While the jury may have inferred from the conversation between the deceased and the accused, as detailed by the Commonwealth’s witness, that the accused and the deceased had had some prior transaction, as the result of which the accused was at fault in withholding something from the deceased, to which the latter was entitled, and that the accused had thus brought on the controversy, the testimony of the accused himself is directly to the contrary. His testimony is that no such transaction or conversation occurred between him and the deceased, that they were total strangers to one another, and that the deceased was the aggressor.

The credibility of the story of the accused was for the jury, and he was entitled to have had his theory of the case presented to them under a proper instruction or instructions.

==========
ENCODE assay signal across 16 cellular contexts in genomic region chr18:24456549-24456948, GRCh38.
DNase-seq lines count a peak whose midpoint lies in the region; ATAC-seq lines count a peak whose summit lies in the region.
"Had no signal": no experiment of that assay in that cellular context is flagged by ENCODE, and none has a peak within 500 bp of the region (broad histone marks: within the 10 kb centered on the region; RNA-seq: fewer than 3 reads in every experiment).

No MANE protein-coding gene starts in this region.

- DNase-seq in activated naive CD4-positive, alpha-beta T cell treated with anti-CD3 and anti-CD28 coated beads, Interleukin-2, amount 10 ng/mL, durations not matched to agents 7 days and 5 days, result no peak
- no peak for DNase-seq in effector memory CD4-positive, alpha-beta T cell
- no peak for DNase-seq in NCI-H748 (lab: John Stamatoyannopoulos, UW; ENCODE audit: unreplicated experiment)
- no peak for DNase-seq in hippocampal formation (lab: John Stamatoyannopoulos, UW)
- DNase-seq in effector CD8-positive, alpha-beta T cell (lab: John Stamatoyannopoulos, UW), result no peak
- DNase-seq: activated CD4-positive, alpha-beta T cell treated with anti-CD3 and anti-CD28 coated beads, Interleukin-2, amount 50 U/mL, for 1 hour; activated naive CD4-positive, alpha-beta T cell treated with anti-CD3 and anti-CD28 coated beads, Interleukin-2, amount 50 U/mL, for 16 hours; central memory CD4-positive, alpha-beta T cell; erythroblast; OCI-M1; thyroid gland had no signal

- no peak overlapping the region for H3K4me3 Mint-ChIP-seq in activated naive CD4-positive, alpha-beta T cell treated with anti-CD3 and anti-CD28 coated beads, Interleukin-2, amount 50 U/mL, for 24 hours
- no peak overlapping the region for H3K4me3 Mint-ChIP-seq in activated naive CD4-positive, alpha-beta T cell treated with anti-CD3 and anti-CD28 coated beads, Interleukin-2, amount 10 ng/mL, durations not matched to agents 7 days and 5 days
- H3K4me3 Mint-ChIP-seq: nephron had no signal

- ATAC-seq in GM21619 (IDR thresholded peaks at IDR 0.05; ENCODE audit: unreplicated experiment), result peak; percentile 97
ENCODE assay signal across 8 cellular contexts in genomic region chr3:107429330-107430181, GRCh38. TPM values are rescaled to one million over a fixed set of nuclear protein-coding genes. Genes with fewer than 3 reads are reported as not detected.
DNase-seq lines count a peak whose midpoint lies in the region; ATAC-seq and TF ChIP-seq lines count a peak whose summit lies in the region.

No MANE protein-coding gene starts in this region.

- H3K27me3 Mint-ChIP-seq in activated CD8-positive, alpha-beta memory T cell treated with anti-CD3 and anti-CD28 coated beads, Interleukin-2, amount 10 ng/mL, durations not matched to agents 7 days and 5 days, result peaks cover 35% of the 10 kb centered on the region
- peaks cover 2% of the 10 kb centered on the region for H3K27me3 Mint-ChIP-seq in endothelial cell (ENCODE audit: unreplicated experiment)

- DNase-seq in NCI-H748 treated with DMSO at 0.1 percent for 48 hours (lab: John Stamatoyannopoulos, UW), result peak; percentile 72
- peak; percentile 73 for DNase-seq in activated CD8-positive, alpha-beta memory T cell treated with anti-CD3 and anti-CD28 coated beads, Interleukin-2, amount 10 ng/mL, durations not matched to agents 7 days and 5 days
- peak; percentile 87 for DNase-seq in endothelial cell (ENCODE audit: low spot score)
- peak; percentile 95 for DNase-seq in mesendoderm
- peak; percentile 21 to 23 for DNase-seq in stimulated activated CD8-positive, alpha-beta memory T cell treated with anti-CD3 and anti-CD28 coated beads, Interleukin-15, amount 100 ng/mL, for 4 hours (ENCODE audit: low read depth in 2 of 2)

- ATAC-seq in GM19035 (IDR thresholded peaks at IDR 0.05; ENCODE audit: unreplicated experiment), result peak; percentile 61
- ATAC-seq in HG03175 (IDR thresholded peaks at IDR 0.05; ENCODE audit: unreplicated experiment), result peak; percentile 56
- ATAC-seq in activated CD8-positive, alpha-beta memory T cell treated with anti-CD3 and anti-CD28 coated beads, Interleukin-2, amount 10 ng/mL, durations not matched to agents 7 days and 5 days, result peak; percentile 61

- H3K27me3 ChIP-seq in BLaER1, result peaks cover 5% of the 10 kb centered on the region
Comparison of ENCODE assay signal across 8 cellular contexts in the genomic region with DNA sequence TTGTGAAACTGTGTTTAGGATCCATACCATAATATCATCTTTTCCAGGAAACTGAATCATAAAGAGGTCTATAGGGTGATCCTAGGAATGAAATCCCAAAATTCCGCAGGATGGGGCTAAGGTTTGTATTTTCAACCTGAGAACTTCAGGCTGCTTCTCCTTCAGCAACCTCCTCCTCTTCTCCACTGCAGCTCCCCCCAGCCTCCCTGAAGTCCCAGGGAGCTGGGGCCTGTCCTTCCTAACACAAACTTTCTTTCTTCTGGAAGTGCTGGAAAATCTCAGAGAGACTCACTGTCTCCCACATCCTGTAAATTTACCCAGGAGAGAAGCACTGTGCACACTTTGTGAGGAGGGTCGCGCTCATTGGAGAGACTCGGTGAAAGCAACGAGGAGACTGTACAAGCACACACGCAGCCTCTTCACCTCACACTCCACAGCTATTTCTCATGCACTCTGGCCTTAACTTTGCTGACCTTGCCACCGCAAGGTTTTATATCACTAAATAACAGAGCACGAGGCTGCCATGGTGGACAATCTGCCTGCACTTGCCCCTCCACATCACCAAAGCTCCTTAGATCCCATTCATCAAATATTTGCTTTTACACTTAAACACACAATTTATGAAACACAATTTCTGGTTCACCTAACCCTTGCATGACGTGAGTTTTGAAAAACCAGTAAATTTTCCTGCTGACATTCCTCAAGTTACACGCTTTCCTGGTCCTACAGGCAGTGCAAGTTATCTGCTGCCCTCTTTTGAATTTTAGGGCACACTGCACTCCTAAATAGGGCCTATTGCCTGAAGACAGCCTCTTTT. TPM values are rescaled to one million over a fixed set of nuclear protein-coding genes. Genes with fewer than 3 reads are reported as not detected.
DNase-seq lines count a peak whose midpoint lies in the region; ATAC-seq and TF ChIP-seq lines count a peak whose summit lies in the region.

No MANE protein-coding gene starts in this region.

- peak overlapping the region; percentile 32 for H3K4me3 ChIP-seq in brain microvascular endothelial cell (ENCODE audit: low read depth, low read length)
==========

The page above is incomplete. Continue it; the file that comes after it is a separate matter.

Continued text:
Complaint is made that the lower court refused to grant Instruction D-7 which told the jury that “in determining whether or not the accused thought he was in great bodily harm at the hands of the deceased, the jury may consider the relative strength, size and age of the parties, along with all the other facts and circumstances presented in the case.” (Emphasis supplied.)

The instruction, as phrased, was properly refused. In determining whether the accused had the right to shoot the deceased in self-defense, the test is not whether the accused thought or believed at the time of the killing that he was in imminent danger of great bodily harm at the hands of the deceased. He must have believed and must have had reasonable ground to believe, at the time, that he was in such danger. Ballard v. Commonwealth, 156 Va. 980, 1005, 159 S.E. 222; Taylor v. Commonwealth, 185 Va. 224, 227, 228, 38 S.E.2d 440, 441, 442. The court so instructed the jury at the request of the accused in Instruction D-4 and in Instruction D-5.

For the error of the lower court in refusing to grant Instruction D-3 the judgment is reversed and the case is remanded for a new trial.

Reversed and remanded.

Leave a Reply